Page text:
Under normal circumstances, cory catfish prefer to live in groups. They aren’t very big fish, and being kept in groups will help them to feel more comfortable.

Most enthusiasts say that you should keep at least six of them together. This will ensure that they feel safe and act normally.

Some cory catfish are going to be a bit shy. You might see them hiding among aquatic plants that you have placed in the aquarium.

They like to have little hiding spots at the bottom of the tank. Plants are important to keep in the tank to make the cory catfish feel that everything is safe and normal.

Cory Catfish Substrate

Getting the substrate of the tank right is going to be imperative when caring for these fish. If you use a hard type of substrate, then the cory catfish might wind up getting hurt.

You see, cory catfish are bottom feeders that like to swim around near the substrate. They often dig in the substrate to look for bits of food to eat.

This is normal behavior for bottom feeders that you have to get used to. If you have the wrong type of substrate, then things aren’t going to go well for the fish.

Thus, it’s recommended to use sand as the substrate material. This will ensure that the cory catfish will be happy, and you’ll be able to know that they will stay safe while scrounging for food.

Can You Keep Cory Catfish on Gravel?

Using gravel as the substrate material for your tank is not a wise choice. This is going to be quite dangerous for the cory catfish.

Gravel isn’t a good material that will allow the cory catfish to sift through the substrate. Sifting through substrate is normal behavior for these fish, and they might injure themselves trying to do normal things if you have gravel in the tank.

Often, people who put gravel in the fish tank complain about problems with the cory catfish getting bruised or suffering mild abrasions. You shouldn’t put your fish in this situation.

The only acceptable substrate material for cory catfish in an aquarium is sand. You need to get aquarium sand that the cory catfish will be able to sift through easily.

Cory Catfish Natural Habitat

Typically, you’ll find cory catfish occupying small streams of water and rivers when in the wild. They might also be found in ponds, marshes, and even backwaters.

These fish like to live in water that is relatively clear. Cory catfish prefer slow-moving water that is shallow in the wild.

You’ll find that the bottom of the environment will almost always be sandy. It could also be made up of detritus.

The shorelines of their natural habitats contain dense plant growth so that the fish will have cover. It’s common for cory catfish to hide among plants.

You should note that these fish are used to natural habitats with soft water that has a low pH balance. It’ll be best to try to replicate such conditions when caring for the fish in captivity.

Is Breeding Cory Catfish Difficult?

Some types of cory catfish will be difficult to breed. Others will be much easier.

Many of the common types of cory catfish will breed in captivity easily enough. Others might be a lot harder to get to breed.

Generally, cory catfish will deposit their eggs on plant leaves. In captivity, it isn’t uncommon for these fish to stick the eggs to the glass of the fish tank.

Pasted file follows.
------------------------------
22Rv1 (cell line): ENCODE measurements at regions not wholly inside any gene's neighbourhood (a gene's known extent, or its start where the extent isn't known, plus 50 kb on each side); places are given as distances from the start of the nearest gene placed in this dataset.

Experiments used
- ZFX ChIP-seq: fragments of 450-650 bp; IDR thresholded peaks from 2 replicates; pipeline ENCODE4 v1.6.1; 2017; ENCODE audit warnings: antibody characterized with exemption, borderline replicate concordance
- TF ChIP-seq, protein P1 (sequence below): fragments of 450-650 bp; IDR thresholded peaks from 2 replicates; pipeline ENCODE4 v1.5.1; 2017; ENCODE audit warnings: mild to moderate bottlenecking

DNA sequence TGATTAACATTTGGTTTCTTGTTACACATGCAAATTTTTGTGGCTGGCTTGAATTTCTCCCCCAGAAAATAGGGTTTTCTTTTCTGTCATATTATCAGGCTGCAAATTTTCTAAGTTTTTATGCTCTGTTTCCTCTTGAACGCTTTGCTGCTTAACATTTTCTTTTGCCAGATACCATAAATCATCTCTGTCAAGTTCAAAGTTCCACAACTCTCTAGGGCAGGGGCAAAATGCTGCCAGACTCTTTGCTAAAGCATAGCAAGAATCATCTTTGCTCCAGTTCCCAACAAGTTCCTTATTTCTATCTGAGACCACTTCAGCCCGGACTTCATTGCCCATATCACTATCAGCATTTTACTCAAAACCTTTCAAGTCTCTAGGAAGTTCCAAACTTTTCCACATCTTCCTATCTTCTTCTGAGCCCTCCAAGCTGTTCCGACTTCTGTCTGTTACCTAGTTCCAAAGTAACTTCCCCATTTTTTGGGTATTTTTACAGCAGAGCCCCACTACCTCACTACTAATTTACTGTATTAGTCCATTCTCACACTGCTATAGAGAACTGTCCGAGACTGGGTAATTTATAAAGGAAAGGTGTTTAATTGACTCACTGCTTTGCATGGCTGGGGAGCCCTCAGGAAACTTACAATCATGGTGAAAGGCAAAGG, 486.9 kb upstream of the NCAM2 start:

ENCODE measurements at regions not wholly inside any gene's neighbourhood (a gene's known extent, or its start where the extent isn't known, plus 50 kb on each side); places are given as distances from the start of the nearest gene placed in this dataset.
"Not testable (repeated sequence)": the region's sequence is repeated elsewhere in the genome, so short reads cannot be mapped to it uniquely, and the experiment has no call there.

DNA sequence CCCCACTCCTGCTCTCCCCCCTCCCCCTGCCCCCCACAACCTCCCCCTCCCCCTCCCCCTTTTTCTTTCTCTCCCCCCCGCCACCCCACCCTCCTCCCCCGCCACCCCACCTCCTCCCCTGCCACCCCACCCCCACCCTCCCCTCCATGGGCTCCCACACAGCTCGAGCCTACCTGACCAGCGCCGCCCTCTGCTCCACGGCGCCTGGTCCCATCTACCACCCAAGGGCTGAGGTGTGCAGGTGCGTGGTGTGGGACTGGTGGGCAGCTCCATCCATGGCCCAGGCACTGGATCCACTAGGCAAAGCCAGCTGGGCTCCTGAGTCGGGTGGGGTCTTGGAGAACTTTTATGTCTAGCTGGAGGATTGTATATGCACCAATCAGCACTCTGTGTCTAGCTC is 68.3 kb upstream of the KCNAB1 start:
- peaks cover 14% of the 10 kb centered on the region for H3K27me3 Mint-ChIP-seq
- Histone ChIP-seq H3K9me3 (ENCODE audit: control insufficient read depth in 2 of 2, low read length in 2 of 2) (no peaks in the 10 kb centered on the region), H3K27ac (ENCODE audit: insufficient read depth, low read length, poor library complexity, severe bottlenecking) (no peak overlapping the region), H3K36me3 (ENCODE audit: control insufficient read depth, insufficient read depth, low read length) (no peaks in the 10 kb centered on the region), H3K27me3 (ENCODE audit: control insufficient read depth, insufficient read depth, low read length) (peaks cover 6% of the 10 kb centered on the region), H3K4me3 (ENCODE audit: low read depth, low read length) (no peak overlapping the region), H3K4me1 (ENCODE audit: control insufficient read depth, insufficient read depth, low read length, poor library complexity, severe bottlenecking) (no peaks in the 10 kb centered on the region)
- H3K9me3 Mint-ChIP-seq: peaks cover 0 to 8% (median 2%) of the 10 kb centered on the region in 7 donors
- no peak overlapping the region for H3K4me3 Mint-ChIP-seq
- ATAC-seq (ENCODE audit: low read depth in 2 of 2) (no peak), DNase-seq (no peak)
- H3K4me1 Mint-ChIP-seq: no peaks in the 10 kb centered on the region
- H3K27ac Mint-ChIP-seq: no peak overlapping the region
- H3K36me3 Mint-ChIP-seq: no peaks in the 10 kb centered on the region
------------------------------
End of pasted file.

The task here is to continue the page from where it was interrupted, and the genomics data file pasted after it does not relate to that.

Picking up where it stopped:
It’s said that you can try to coax these fish to breed by doing water changes with slightly cooler water. For the best results, this should be done just before it rains.

This is because spawning seems to coincide with drops in temperature as well as barometric pressure changes. You can replicate this by doing water changes.

If you’re not worried about breeding the fish, then you shouldn’t bother with this. The fish will either breed naturally or they won’t.

How to Take Care of Baby Cory Catfish

Taking care of baby cory catfish will be easy enough. It’s recommended to keep the babies in a separate tank to care for them and help them to grow.

The eggs will hatch in three to five days after being laid. When the eggs hatch, you can separate the parent fish from the babies.

Adult fish don’t actually care for the babies. They don’t look after them or protect them in any way.

After hatching, the babies will first become wrigglers that are attached to the yolk sac. The sac will eventually be absorbed, and you’ll then need to feed the babies yourself.

These small cory catfish need to be fed tiny types of food that can fit in their mouths. Microworms and freshly hatched brine shrimp will be the best options.

Overall, it isn’t that hard to care for these baby fish. You’ll just have to keep feeding them and looking out for them as they grow.

Eventually, you’ll be able to feed them commercial fry food, and then they will be able to eat crushed-up food that you would normally give to cory catfish. It’ll take time for them to reach full size, but they will get there with proper care.

Cory Catfish Tank Setup

Setting up a fish tank for cory catfish will be easy. These fish aren’t all that big, and this means that you don’t have to get a house fish tank for them.

Most types of cory catfish will do best in 30-gallon fish tanks. This is because they like to live in groups and you want to give them enough room that they won’t feel crowded.

Some of the smaller types of cory catfish might be fine in 10-gallon fish tanks. It just depends on how many fish you plan to buy.

When setting up the tank, you should ensure that you have a good filter. Cory catfish need to have tanks with good filters to help keep the tank clean.

Since they’re so susceptible to oxygenation problems, filters are going to be important. You’ll also need a heater for the tank.

Other pieces of equipment that you will need include bubblers and pumps. Pick a good spot for the tank and you’ll be able to get things going swiftly.